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‘Selling’ RFID

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Hold up! Before you read on, please read this...

This post was published more than 15 years ago

I keep old posts on the site because I often enjoy reading old content on other people's sites. It can be interesting to see how views have changed over time: for example, how my strident teenage views have, to put it mildly, mellowed.

I'm not a believer in brushing the past under the carpet. I've written some offensive rubbish on here in the past: deleting it and pretending it never happened doesn't change that. I hope that stumbling across something that's 15 years old won't offend anyone anew, because I hope that people can understand that what I thought and felt and wrote about then is probably very different to what I think and feel and write about now. It's a relic of an (albeit recent) bygone era.

So, given the age of this post, please bear in mind:

  • My views may well have changed in the last 15 years. I have written some very silly things over the years, many of which I find utterly cringeworthy today.
  • This post might use words or language in ways which I would now consider highly inappropriate, offensive, embarrassing, or all three.
  • Factual information might be outdated.
  • Links might be broken, and embedded material might not appear properly.

Okay. Consider yourself duly warned. Read on...

This silicon.com article is actually about the introduction of fingerpint technology for payment in a Washington supermarket, but it makes an interesting point about the controversial introduction of RFID tagging, the backlash against which I commented on last week.

John Davison, VP and research director at analyst house Gartner, said that customers were generally willing to accept technologies, such as RFID, that could infringe their privacy if the benefits of such technology could be ‘sold’ to them.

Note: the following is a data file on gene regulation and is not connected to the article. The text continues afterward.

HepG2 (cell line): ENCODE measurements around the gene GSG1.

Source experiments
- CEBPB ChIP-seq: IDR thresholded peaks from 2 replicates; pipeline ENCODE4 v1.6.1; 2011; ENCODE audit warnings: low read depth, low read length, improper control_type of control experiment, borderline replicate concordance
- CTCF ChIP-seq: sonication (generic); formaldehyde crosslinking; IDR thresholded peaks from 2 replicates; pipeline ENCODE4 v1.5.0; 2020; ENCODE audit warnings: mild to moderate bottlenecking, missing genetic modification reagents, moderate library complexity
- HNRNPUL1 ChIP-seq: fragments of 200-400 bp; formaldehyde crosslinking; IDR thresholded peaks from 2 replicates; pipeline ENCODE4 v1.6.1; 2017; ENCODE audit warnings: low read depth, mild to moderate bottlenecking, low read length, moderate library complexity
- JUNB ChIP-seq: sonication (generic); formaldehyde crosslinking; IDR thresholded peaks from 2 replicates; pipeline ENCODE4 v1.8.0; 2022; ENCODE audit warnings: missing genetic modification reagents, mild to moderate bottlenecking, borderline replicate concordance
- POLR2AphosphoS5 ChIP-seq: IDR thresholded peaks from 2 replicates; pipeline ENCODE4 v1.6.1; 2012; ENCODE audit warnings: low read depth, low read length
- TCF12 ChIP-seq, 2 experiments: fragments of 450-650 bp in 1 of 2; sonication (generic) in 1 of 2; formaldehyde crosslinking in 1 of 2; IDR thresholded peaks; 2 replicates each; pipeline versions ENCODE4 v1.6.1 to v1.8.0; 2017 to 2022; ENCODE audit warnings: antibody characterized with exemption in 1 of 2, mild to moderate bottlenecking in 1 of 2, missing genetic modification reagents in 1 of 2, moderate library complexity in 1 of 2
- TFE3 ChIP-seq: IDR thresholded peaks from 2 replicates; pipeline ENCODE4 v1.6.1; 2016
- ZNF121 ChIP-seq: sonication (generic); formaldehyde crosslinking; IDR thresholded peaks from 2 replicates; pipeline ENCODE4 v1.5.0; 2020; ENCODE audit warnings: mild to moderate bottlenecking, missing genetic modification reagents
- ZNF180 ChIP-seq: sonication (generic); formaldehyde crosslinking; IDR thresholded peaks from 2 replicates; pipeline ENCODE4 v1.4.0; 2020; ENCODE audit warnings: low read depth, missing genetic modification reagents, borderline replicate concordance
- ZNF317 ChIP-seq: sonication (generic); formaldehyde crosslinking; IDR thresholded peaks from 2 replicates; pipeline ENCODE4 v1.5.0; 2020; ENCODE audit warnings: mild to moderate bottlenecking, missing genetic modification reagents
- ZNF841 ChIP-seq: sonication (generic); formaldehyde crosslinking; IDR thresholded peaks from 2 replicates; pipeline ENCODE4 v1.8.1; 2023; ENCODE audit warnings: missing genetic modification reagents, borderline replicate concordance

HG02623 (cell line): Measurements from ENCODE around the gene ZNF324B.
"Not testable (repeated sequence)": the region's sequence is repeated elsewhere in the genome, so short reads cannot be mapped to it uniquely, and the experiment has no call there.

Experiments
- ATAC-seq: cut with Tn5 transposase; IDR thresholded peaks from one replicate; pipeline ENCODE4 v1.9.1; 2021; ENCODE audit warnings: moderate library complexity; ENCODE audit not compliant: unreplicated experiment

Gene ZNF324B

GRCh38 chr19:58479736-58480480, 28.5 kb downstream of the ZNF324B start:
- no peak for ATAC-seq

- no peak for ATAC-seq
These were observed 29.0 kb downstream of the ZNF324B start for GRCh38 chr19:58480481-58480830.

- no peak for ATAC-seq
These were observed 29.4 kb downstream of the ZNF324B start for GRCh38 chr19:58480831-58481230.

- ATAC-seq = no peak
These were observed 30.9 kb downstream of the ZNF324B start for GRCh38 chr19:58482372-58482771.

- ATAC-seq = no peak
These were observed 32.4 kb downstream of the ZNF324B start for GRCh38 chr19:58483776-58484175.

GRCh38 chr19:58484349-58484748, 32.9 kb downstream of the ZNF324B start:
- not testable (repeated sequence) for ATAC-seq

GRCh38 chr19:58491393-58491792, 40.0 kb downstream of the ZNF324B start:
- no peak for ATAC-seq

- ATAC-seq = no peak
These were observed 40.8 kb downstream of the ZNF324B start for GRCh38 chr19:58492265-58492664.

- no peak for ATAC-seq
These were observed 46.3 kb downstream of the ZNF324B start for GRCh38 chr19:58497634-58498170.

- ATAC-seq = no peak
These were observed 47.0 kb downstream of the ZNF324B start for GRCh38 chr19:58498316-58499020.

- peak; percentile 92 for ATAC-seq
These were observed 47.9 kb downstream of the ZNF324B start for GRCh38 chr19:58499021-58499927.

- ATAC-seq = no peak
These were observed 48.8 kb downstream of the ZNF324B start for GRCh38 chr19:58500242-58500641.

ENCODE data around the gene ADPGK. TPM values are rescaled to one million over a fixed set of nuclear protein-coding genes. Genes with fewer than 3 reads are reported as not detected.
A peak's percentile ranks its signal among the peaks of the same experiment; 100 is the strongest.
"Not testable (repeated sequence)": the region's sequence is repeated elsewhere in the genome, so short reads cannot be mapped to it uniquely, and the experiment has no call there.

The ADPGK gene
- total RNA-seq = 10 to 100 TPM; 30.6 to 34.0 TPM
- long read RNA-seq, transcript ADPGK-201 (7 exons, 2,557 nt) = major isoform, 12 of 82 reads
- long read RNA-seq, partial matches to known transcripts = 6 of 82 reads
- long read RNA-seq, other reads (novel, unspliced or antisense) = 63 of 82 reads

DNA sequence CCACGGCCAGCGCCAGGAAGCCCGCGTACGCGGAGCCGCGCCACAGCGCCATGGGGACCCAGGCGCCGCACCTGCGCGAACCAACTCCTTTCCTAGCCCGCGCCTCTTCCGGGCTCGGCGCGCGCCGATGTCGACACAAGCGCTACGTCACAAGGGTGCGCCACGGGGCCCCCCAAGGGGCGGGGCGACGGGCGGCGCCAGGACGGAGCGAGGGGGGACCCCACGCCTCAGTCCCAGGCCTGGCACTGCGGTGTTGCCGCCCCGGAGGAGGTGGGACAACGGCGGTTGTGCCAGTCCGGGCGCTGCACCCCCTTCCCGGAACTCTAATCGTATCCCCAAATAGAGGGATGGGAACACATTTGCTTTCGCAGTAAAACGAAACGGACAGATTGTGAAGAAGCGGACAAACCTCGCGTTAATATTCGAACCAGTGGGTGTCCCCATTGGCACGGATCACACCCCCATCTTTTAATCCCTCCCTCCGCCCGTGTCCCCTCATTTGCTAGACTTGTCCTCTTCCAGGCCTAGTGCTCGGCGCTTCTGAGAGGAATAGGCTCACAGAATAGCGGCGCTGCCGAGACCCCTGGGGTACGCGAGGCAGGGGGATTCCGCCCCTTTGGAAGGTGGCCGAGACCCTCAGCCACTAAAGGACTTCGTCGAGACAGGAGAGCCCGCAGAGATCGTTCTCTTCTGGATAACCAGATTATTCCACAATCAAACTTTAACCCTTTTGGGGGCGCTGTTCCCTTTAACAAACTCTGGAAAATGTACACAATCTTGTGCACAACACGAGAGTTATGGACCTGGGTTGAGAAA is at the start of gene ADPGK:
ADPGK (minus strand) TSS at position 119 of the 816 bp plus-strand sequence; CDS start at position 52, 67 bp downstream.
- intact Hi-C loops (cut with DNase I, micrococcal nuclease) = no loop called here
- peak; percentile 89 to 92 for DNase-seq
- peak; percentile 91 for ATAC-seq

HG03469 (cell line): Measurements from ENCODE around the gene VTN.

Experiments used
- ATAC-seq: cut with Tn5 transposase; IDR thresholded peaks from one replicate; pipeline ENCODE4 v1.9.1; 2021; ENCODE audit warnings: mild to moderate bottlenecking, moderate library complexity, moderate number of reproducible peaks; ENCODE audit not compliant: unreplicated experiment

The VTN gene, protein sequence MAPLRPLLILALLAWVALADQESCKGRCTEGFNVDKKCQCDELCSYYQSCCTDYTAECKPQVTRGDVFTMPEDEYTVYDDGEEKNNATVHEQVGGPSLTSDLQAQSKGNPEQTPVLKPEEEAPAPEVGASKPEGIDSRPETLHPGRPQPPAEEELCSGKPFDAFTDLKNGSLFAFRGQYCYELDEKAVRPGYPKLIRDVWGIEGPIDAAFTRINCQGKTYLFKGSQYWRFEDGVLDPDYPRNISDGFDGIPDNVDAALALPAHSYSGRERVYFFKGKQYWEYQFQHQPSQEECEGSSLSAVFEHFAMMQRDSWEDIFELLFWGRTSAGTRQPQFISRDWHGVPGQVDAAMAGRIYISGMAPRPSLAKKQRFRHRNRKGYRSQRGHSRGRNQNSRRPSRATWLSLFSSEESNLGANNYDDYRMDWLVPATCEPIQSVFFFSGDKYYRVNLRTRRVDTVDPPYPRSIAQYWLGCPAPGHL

“Will customers object to RFID? Yes, if you don’t sell it to them,” he said. “Over two-thirds of customers will accept RFID if you sell them the basic utilities.”

However, he added that certain areas of retail were still technology sacred. “The nearer you get RFID to the payment process, consumers get less keen. When you start linking… to their personal information, they’re even less keen.”

This is something I strongly agree with. You cannot sell this kind of new technology to the public by trying to sell the technology to the public: You have to tell them about all the benefits. Telling customers that their shopping will be embedded with microchips (already dubbed ‘spy chips’ by the anti-RFID lobby groups) will be a big turn-off, but telling customers that they’ll save time at the checkout by not having to unload everything from their trolley will be a big turn-on.

Tesco are particularly good at marketing to the public, and I’m sure they’ll do this right, which is another reason why any attempted resistance against RFID by paranoid consumer groups will, surely, fail.

This 290th post was filed under: Technology.

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Comments and responses

Comment from Robert


    16.23, 03/08/2007

Support the boycott against Tesco – http://www.boycotttesco.com and say NO to spychips.

We don’t want them. Stop lying to the customers there is no benefit to them whatsoever. The only benefits are for the retailers that can monitor items people buy.

Save an extra two minutes at the the check out? Big deal, a big price to pay for such a small saving.

Say NO!




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